5. Saloma, I appreciate your heartfelt and well expressed article on a subject not usually brought out in the open. Very balanced and sensitive to the needs of the abused.

  6. Truth of the matter is sometimes the ones who have been taken advantage of “have to fight a little” BEFORE peace will come and this is especially true for those brought up Mennonite and Amish because turning the other cheek does NOT actually mean becoming a doormat or continuing to put up with abuse as some wrongly advocate. It is especially important that an abuser or offender be very repentant for their sins in order for forgiveness to be extended and no bishop or deacon can grant true forgiveness for a sin committed against another individual! It is especially critical for Christians to stand up for what is right and stand against what is wrong! For true Christians the lines should NOT be blurry and a lukewarm approach for either side of a dispute is NOT helpful. Personally I do not advocate “flight” as it is much easier to heal psychologically if one wholeheartedly stands up against/fights the wrong FIRST with righteous justice in mind and then seek a private place to weather the storm that follows. I am a huge advocate that “the truth” will then make one free!

  7. I’ve been reading the Amish magazine “Family Life” for over a year now. As a non-Amish person interested in Amish society, I find that it provides a window into how Amish people (at least those who edit or contribute to the magazine) view themselves, their religion, and their culture. Off the top of my head, I recall the topic of sexual abuse coming up several times, and I’ve gotten the sense that the editors of the magazine are aware that this is a significant problem, one which many Amish families are not currently addressing in an ideal manner. I hope these articles and letters may signal the beginning of a cultural shift that will lead to better prevention of abuse, and to better support for its victims.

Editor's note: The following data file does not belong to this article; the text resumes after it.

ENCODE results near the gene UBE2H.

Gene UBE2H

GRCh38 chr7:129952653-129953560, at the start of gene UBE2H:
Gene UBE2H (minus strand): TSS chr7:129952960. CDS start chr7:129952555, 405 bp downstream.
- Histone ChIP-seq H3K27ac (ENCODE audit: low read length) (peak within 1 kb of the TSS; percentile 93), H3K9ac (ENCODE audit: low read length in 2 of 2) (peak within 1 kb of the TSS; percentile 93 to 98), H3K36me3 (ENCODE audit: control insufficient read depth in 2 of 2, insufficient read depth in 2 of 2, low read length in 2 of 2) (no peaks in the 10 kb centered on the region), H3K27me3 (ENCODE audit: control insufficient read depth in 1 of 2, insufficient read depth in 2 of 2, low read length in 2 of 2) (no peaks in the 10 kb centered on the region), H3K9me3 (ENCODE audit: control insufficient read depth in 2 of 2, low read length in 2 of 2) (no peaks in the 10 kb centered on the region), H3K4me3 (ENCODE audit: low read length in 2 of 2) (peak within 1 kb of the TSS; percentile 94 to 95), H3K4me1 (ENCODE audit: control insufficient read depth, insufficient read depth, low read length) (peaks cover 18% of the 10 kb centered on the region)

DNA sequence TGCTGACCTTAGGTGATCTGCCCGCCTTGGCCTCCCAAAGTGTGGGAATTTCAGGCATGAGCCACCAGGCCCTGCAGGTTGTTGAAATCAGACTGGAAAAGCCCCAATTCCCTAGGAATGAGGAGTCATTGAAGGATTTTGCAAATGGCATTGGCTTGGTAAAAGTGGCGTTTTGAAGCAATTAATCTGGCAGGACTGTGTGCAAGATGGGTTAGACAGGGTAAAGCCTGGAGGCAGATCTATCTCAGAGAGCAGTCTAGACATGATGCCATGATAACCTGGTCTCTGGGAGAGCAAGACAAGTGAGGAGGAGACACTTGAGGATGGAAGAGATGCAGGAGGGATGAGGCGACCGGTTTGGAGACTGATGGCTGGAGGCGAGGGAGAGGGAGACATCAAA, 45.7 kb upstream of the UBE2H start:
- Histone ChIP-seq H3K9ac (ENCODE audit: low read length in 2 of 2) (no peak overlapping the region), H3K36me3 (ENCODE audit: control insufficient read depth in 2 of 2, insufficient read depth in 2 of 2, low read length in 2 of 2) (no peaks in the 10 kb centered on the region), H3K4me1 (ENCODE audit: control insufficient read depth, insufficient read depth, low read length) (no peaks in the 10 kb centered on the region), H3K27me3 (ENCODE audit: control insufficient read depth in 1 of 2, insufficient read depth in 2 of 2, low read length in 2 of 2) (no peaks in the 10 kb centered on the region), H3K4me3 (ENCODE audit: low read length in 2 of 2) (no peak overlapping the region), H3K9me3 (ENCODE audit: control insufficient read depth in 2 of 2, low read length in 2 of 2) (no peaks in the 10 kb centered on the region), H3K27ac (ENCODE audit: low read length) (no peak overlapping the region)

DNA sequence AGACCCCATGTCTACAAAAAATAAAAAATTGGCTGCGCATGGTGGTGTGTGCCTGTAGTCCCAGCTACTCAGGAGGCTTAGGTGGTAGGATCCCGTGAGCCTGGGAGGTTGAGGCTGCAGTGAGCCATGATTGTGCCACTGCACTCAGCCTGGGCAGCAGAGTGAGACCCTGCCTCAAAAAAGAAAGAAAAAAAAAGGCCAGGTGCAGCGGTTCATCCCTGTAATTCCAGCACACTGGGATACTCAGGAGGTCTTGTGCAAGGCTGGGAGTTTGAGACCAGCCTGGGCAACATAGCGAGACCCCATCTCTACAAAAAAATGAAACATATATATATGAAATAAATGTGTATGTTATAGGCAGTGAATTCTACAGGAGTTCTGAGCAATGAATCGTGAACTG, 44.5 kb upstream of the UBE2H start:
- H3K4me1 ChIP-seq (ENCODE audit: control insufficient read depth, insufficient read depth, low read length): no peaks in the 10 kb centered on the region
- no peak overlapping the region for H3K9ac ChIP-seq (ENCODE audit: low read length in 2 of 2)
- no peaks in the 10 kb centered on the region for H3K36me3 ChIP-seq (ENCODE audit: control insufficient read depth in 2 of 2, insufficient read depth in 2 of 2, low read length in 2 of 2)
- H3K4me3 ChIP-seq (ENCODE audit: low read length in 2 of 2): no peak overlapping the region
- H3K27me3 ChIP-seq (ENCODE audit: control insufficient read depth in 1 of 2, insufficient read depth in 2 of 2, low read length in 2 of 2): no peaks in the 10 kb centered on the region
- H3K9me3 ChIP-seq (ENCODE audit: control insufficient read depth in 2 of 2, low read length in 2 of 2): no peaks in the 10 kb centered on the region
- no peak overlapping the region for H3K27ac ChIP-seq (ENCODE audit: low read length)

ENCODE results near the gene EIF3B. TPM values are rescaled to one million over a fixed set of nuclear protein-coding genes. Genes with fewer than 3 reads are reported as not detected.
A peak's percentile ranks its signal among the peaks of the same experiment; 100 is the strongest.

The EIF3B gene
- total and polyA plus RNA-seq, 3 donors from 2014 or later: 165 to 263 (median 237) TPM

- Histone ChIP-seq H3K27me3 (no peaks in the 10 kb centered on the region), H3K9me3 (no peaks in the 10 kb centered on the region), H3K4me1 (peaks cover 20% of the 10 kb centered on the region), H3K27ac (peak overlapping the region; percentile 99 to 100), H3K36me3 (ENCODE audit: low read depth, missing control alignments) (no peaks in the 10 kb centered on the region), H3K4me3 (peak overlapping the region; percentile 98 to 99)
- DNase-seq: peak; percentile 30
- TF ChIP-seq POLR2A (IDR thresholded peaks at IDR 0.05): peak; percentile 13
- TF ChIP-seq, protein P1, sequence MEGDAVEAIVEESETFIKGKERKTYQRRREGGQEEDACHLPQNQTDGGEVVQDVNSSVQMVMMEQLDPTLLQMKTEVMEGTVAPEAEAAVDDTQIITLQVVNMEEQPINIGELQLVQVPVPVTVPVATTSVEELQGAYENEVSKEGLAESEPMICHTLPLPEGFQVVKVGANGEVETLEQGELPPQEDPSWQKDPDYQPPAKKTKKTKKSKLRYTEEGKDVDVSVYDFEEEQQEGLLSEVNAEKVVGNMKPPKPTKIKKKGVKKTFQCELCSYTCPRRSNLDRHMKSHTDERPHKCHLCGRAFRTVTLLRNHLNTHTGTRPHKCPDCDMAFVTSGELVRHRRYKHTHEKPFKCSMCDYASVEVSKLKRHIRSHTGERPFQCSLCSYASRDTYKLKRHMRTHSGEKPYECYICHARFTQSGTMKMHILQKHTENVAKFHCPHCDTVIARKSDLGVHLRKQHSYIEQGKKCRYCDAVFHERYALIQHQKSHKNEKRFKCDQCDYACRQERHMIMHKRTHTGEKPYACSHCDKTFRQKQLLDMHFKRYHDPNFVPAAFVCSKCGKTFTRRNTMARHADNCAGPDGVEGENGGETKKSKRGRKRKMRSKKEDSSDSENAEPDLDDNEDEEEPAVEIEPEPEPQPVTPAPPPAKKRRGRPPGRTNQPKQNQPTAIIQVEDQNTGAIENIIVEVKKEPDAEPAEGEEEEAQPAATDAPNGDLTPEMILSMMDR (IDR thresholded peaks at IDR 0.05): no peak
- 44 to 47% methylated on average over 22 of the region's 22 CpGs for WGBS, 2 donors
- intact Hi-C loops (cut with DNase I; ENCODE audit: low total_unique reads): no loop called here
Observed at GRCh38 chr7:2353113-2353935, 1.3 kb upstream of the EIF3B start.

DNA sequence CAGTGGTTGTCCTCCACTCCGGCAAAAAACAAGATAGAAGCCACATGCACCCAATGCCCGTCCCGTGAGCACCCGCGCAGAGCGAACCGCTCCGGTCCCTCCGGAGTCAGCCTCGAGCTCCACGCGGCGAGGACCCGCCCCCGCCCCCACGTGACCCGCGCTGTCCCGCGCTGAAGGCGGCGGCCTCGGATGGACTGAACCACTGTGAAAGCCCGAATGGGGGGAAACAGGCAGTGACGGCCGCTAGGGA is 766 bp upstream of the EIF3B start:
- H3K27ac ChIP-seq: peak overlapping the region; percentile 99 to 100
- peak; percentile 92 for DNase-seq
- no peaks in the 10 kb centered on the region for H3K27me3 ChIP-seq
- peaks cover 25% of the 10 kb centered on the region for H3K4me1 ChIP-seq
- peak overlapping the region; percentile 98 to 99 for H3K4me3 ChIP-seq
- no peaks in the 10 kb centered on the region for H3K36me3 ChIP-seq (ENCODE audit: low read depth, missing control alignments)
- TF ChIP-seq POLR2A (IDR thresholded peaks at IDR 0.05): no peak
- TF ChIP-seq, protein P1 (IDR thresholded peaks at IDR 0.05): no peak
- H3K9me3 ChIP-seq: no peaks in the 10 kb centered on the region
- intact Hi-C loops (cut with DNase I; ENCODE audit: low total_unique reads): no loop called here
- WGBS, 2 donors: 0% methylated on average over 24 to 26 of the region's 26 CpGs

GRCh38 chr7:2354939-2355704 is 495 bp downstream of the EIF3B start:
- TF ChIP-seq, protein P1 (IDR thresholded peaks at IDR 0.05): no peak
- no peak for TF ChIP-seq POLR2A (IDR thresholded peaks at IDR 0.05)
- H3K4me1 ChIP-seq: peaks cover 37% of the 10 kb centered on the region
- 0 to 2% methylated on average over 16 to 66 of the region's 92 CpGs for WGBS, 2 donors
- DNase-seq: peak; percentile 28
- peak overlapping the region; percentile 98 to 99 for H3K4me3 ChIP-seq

1. I certainly hope so. Back when I used to read the Family Life magazine (in my Amish years), these issues were not being addressed. So the fact that they now are is a hopeful sign.

  8. I think it’s interesting that the Amish have the same preference: “Let the church handle it, rather than the law” as some Native American tribes have.
    In Alaska a few years ago, two teenage Native boys went on a rampage (although I no longer remember the details) and were arrested by the law.